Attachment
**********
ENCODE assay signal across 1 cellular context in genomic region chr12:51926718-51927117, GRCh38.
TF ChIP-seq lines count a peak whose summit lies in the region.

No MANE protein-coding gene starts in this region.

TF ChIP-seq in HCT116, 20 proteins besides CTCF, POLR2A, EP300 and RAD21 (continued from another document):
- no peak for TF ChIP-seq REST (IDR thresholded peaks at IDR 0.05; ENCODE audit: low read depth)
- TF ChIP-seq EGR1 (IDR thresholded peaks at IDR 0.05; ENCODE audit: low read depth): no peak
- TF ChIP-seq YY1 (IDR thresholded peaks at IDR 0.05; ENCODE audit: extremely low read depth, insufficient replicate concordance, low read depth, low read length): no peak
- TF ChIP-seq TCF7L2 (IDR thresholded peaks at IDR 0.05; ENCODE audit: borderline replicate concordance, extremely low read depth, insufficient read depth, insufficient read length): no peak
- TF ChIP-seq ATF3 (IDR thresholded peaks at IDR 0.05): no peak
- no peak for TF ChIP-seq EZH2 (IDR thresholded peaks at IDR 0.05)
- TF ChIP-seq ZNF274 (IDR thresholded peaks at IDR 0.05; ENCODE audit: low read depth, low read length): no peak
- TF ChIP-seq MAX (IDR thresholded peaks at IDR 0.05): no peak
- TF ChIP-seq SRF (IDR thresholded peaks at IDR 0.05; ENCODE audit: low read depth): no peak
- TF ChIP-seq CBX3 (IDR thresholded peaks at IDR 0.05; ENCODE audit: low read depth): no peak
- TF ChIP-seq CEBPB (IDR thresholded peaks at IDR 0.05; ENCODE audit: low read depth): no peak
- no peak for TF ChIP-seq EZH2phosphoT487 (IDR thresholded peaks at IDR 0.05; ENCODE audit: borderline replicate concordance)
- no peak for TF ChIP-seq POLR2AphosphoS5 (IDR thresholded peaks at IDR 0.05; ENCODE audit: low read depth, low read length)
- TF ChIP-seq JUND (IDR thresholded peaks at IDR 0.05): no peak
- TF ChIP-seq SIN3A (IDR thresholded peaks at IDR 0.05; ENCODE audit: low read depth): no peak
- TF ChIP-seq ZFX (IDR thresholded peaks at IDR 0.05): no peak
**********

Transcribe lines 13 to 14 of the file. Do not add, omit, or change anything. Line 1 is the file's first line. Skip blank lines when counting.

- TF ChIP-seq SRF (IDR thresholded peaks at IDR 0.05; ENCODE audit: low read depth): no peak
- TF ChIP-seq CBX3 (IDR thresholded peaks at IDR 0.05; ENCODE audit: low read depth): no peak